In May 2017, it came to light that the Lahore deputy district public prosecutor Syed Anees Shah had told the 40 Christians that they would be freed if they converted to Islam. He was later found guilty of proselytism and suspended.
Shah was criticised for his alleged comment by Malik Muhammmad Ahmed Khan, then-special assistant to the chief minister of Punjab, who said the offer “is not just shameful but a heinous crime … We are all set to end the extremist mindset and steer the country to a tolerant and moderate society. Therefore, we cannot tolerate anyone in the government machinery with this mindset”.
Pakistan’s Senate Special Committee on Human Rights said almost two years ago that “terrorism charges against the [Christians] arrested should be dropped and they should be tried in civil courts”, as Pakistani newspaper Dawn reported.
At that time (May 2018), then-Senator Farhatullah Babar said: “[Three] years ago, two churches were targeted in Youhanabad, as a result of which [many] Christian citizens died. People in the area conducted protests to condemn the deaths of their fellow citizens – as is their right. These people were charged with terrorism and have been rotting in jail.”
In September, 2013, a suicide bomber had blown himself up outside a 130-year-old church in Peshawar after Sunday Mass, killing around 80.
The group’s acquittal came on the same day that the most well-known Pakistani Christian, Asia Bibi, published her biography (in French only, ‘Enfin Libre’ (Free at Long Last), written with French journalist Anne-Isabelle Tollet, author of two previous books with the woman who survived 9 years in prison on false charges of blasphemy.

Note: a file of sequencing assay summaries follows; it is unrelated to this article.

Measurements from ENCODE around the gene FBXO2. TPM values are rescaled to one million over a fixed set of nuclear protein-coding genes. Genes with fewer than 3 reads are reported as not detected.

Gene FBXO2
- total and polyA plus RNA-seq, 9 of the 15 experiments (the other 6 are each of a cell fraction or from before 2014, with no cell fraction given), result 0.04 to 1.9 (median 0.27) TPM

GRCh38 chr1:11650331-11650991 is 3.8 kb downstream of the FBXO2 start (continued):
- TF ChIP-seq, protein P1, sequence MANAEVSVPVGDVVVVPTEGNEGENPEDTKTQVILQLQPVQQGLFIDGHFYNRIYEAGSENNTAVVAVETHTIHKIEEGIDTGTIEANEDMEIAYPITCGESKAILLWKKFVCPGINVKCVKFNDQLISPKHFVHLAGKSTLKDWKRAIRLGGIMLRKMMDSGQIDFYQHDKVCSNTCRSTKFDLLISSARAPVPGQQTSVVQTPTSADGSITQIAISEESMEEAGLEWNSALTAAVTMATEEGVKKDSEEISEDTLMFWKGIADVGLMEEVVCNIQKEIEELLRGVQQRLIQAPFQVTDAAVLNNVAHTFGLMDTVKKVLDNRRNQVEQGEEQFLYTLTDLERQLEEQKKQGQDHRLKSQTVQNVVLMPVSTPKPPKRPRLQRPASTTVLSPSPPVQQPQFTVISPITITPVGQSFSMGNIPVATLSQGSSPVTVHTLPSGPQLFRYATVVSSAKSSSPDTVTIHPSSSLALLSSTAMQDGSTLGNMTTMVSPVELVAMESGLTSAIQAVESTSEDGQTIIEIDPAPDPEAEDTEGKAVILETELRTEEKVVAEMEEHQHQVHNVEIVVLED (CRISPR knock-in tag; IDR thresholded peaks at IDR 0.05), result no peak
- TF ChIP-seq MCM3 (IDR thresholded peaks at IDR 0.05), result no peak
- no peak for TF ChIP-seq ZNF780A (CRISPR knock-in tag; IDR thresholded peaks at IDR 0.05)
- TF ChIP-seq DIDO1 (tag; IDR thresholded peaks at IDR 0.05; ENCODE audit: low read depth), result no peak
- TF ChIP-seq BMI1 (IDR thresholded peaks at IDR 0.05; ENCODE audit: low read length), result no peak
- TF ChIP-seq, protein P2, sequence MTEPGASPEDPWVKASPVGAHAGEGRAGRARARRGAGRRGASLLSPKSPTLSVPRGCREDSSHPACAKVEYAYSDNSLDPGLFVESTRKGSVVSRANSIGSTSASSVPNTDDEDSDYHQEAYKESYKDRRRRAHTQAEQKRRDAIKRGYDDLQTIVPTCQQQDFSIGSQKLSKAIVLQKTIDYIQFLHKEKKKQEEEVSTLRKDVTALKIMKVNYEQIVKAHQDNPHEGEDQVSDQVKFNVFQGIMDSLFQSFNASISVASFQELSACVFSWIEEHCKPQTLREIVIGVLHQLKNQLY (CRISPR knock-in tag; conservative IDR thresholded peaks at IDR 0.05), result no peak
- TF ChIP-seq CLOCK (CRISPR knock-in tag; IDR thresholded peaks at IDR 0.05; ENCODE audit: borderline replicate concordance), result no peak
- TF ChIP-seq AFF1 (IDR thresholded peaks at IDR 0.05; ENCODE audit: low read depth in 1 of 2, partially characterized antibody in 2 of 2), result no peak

“You know my story from the media, perhaps you have tried to put yourself in my place to understand what I suffered,” Asia Bibi was quoted saying in a press release announcing the new book. “But you are far from understanding my day to day existence in prison, or my new life, and that is why I tell you everything in this book.”
VOP Note: The public launch for the new book will happen on 1 February. Translation into other languages will soon be available as well.
Pakistan Christian still on death row, five years after his ‘blasphemy’ sparked Joseph Colony attack
At the fifth anniversary of the arson attack on a Christian neighborhood in the Pakistani city of Lahore, the mother of the Christian man convicted of blaspheming against Islam – and so provoking the attack – says she still prays for his release.
Sawan Masih*, a 30-year-old sanitation worker, was accused by a Muslim friend of making blasphemous remarks against the prophet Muhammad on 9 March 2013, for which he was sentenced to death in 2014. His appeal is still pending reports World Watch Monitor.
Following the initial accusation against him, an over 3,000-strong mob descended on Joseph Colony, setting fire to over 150 houses, including the Masih family’s home.
An anti-terrorism court last year acquitted every one of the more than 100 suspects accused of involvement in the attack, but Masih, a father of three, is still being held in the Central Jail in Faisalabad, 140km west of Lahore, awaiting the outcome of his appeal at the Lahore High Court.